Mary Frances Sidebottom
March 12, 1927
November 10, 2017
Mary Frances Weaver Sidebottom, 90, went to be with her Lord November 10,, 2017. She was born on March 12, 1927 to Josie Jane Stone Weaver and Willie Weaver. Her parents divorced when she was seven. Frances spent much of her childhood watching out for herself and her little sister Shirley. Having a single mom during the Depression meant the girls had to depend upon each other. They grew very close. Aunts and uncles stood together, opening a neighborhood grocery store. All of this taught her to especially treasure her extended family.
A native Houstonian, Frances grew up in a much smaller city. Children could ride the bus into town, go to a movie for 5 cents, and safely get themselves home, all on their own. She loved to tell stories about their adventures. She joined South Main Baptist Church and was active in its youth group and young adults during the war years. Frances graduated from San Jacinto High School.
She met the man she would marry when she was 15, though he was not interested in her at that point. They wrote to each other during WWII, and by the time he returned, she had grown up enough to gather his attention. She eloped with Edwin Eugene Sidebottom when she was 19. She had attended Massey Business College and so was able to help him finish his schooling. They lived in a variety of places as they worked his way through college. They lived on campus at the University of Houston in the apartments for married students. They spent some time in Pasadena and the Heights. By the time he graduated in ‘51, they had three children, with the last coming the next year.
They moved to Spring Branch in 1954. Frances stayed home to raise a family, something that was a bit of a luxury after her own childhood. She worked with the Girl Scouts and PTA’s. They lived there for twelve years, then moved to Memorial as it was developing. Though Memorial Park had been out in the country in her childhood, by 1966 the city limits had expanded to Diary Ashford. She loved Houston and Texas and took great pride in its growth.
Having four daughters within five years of each other, the couple decided it was good for her to return to work, to help pay for their college expenses. Frances worked in accounting for several private companies. They finished their time in Houston, and then retired to Brenham. The couple spent their time enjoying a weekend farm, growing crops and canning vegetables. They also invested much time in their community. They volunteered at the schools and were involved in the Methodist church. Frances spent many years working to recycle gift cards and contribute to the newsletter. She was part of the Methodist women’s reading group. She was an early volunteer for Faith Mission, getting her husband involved with it as well. She loved genealogy and was certified as a Daughter of the Republic of Texas.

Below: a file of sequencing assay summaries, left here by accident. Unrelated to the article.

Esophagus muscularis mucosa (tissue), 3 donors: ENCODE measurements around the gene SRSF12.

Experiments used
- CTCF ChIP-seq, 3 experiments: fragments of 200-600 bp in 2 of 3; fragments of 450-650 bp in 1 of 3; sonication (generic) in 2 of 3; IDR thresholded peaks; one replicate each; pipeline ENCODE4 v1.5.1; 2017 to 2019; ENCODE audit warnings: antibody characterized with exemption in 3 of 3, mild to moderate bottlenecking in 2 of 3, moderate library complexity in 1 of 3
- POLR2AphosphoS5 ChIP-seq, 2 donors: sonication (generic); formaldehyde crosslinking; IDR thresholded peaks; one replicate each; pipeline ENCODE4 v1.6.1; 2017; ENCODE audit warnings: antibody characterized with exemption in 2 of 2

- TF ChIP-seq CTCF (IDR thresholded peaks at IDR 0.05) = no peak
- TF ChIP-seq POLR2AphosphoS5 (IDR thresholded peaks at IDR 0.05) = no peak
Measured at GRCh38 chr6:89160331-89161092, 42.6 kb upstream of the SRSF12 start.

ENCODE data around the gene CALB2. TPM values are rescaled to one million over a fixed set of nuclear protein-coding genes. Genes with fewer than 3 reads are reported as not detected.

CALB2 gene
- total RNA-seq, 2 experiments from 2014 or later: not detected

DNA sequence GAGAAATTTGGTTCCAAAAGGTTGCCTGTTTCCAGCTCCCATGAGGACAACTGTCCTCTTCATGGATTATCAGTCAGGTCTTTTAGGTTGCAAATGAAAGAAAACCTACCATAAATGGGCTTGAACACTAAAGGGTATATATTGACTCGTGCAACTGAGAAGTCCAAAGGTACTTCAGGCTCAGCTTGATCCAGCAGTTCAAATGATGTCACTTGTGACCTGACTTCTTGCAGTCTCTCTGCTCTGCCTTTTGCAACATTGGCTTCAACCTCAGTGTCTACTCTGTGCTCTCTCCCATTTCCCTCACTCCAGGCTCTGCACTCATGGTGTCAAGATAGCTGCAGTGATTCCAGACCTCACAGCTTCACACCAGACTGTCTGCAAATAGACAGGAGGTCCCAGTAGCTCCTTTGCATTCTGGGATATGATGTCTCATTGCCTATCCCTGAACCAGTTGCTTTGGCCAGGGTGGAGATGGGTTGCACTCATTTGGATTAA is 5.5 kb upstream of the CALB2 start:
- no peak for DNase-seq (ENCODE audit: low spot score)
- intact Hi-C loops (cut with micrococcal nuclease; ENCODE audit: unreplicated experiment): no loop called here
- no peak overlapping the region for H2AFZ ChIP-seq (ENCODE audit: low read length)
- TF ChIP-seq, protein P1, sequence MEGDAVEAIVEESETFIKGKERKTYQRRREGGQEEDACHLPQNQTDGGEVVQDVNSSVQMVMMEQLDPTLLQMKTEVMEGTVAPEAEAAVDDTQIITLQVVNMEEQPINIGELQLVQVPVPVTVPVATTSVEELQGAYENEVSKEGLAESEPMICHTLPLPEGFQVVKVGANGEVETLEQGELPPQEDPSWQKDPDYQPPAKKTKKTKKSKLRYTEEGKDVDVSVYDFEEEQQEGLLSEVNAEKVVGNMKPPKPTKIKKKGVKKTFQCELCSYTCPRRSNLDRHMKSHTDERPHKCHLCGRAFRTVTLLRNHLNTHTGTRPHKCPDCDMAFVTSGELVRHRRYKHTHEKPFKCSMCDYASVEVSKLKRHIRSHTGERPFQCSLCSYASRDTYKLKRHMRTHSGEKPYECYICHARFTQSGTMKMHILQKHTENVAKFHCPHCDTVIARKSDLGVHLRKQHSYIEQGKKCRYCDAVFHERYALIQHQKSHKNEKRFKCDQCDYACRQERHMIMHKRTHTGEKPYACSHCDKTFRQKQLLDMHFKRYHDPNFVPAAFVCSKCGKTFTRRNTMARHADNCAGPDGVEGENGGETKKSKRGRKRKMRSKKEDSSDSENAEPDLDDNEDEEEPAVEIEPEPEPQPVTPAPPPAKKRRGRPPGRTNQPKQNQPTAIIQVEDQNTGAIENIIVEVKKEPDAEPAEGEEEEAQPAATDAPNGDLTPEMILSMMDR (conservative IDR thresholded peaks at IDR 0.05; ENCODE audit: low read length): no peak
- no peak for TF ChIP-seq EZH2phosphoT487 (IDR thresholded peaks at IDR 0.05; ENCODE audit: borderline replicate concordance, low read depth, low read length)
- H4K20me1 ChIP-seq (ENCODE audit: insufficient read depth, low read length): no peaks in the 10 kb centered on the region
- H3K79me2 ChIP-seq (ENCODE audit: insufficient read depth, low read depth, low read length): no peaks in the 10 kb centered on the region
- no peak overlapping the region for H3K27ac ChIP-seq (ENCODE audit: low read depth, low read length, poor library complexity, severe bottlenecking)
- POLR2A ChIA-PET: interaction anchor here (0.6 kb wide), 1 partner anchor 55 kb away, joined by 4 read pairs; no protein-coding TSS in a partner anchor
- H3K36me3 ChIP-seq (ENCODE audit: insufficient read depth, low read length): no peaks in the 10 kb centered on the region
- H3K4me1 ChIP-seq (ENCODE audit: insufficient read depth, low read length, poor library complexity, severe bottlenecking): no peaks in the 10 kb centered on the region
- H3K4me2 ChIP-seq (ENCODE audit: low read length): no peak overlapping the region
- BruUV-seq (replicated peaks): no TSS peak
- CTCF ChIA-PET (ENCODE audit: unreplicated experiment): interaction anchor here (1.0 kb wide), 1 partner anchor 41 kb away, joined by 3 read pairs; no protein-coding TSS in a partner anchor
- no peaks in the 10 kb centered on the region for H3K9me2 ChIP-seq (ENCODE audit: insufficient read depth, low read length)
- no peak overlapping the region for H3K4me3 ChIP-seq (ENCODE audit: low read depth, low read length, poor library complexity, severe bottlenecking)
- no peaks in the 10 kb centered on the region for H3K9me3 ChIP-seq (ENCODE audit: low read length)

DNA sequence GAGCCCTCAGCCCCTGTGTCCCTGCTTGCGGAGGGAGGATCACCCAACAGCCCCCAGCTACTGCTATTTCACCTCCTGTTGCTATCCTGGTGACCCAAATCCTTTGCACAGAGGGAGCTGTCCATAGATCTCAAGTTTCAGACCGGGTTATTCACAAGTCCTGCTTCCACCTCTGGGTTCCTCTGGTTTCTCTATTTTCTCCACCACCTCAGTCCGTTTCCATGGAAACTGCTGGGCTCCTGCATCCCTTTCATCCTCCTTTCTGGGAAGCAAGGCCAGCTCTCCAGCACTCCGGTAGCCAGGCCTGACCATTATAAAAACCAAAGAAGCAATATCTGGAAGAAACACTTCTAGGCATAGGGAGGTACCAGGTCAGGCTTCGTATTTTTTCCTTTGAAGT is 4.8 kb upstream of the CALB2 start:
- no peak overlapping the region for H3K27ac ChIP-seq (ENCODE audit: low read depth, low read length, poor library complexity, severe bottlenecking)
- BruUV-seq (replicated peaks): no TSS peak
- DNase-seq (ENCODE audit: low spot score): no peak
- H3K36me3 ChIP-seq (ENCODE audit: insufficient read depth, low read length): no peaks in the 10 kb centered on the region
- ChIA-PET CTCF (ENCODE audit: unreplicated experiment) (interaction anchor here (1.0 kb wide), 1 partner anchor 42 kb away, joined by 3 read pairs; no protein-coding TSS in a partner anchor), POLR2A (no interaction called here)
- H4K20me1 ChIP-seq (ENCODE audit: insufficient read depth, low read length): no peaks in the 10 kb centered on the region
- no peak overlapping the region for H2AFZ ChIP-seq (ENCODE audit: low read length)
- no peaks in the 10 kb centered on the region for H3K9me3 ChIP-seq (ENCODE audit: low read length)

Though she spent many years fighting severe osteoporosis, she tried to maintain an active life. Eventually she became housebound, but would continue to read her emails and keep in touch through that. Even when she could no longer move herself around, and her eyesight failed, she had others check for news of who needed prayer from her church and family.
She deeply grieved when her partner of nearly seventy years passed, and hoped to soon follow. Still, she sat in her recliner for another couple of years and tried to patiently await the Lord’s timing. With help, she was able to stay in her own home. She died Friday at one in the afternoon, finally released from a body that would not cooperate. Her example of patient endurance with minimal complaining was humbling to observe. Her deep faith in her lord, Jesus Christ, kept her through all of her years.
Frances was pre-deceased by her parents, Josie Scroggins and Willie Weaver, her sister, Shirley Prentice, and her husband, Ed Sidebottom. She is survived by her four children: Kathy Markward, Ruth Markart, Jean Sidebottom, and Carol Johnson. Her eight grandchildren are Shana Siegel, Samantha Alford, Susan Schiffman Dummer, Jennifer Gates, Nathan Johnson, Stephen Schiffman, Elizabeth Johnson, and James Johnson. She had seventeen great grandchildren. Also surviving her is a cousin of Edwin’s, Larry Hammer who was between their daughter’s ages. He was the closest to a son they ever had. Numerous other cousins and friends were also cherished, particularly from the Stone side. (This was not of the Brenham family, though.)
We deeply appreciate the efforts of all the workers at the Texas Home Health group and of the Brazos Valley Hospice who ministered to her lovingly. Numerous folks came to visit and bring flowers as well as news and communion, especially Juanita Hickey. A special thanks to Joann Brieden and Marilyn Ulrich for rescuing her caregivers so that they could get out a bit each week. You helped to provide sanity during this prolonged ordeal. Appreciation is also given to her sons in law, Art Markart and Ray Johnson, who sacrificially allowed their wives to care for her, while neglecting them. Donations in her memory can be made to Brazos Valley Hospice, the First United Methodist Church of Brenham, or any charity of your choice.
Visitation with family will be Monday, November 13 from 6:30- 8:30 p.m. at Brenham Memorial Chapel. A service will be held Tuesday, November 14 at 10 a.m. in First United Methodist Church at 408 N. Baylor Street, Brenham with reception following. Interment will be at 2 p.m. in Memorial Oaks Cemetery, 13001 Katy Freeway, Houston, TX 77079. (off Eldridge and IH 10)
Services are in the care of Brenham Memorial Chapel, 2300 Stringer St., Brenham, TX. 979.836.3611 Share tributes at www.BrenhamMemorialChapel.com